Truelove’s Gutter, a narrow street, was renamed Castle Street in the early 1800s and widened a century later. It extended into what became Exchange Street and there have been recent suggestions that the name should be revived.

Richard Hawley. Truelove’s Gutter (2009)

© 2021 David Poole. All Rights Reserved

Categories
Places

Castlegate vision may soon be reality

We’ve waited long enough to hear good news about Castlegate, and more importantly the site of old Sheffield Castle.

Sheffield has been successful in its bid to secure £20m of funding for Castlegate through the Government Levelling Up fund.

£15m of this will go towards further archaeological investigation and interpretation of the historic Castle remains for the public to view, quality open space, de-culverting of the River Sheaf and route-ways through the site. Targeted plots on the outer edges of the site will be made ‘developer ready’.

The remaining funding will go towards two other projects – Park Hill Art Space and Harmony Works.

Park Hill Art Space will deliver an arts, cultural and heritage destination at the Park Hill estate and it will aim to be one of the largest contemporary art galleries in the North, complemented by creative workspace and learning facilities, within a six-acre sculpture park.

Harmony Works is a partnership between Sheffield Music Academy and Sheffield Music Hub to create a new fit-for-purpose music academy by refurbishing Grade II listed Canada House on Commercial Street.

Categories
Buildings

The Viaduct Scheme

Markets on a grand scale. The proposed retail markets sketched by Alwyn Holland for E.M. Gibbs. (Image: The British Newspaper Archive)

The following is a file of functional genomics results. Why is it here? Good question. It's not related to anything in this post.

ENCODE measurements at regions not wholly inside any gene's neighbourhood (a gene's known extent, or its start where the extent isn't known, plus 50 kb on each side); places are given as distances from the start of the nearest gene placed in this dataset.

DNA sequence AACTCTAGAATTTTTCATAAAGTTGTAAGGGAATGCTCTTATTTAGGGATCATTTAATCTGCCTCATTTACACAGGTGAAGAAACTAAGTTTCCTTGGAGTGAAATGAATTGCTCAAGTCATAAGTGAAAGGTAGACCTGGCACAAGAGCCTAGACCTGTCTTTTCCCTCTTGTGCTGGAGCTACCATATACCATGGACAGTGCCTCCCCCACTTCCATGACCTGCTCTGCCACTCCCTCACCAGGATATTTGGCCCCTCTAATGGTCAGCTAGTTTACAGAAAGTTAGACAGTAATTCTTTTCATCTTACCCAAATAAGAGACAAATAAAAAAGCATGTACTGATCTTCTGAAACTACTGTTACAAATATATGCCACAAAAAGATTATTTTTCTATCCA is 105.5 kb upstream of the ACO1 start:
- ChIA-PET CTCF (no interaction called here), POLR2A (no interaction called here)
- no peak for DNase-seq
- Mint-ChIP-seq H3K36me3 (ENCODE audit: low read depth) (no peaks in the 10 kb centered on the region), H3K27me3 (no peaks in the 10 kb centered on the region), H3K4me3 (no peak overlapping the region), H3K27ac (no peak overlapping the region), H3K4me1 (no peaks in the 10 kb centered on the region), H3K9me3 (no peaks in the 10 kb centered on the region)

The former Castle Market site lays in transition waiting for the day when a park is created between Castlegate and Exchange Street.

It was demolished in 2015 allowing the few remains of Sheffield Castle to be excavated in detail.

The area might be run-down and demands attention, but had an extravagant scheme been completed over a century ago, the place might look vastly different now.

In 1911, Sheffield Corporation drew up plans to create a new street running from Great Central Station (Victoria Station) into the centre of the city. Objections were made by the Markets Committee that any such road would have made it impossible to complete its proposed new market scheme.

In response, the Sheffield architect Edward Michel Gibbs created an alternative plan whereby, instead of building the street at ground level, a new road could be carried on a viaduct, allowing the site beneath to be developed for market use.

“The street to the station would be similar in position to that recommended by the committee. It would run from Haymarket to Blonk Street, nearly in a direct line for the station, but instead of descending 26 feet to Blonk Street and then ascending 20 feet to the station yard, it would be carried on a viaduct on the level of Haymarket, then by a bridge over Blonk Street (26 feet high), and forward to a viaduct over the side of Smithfield Market to the station yard.”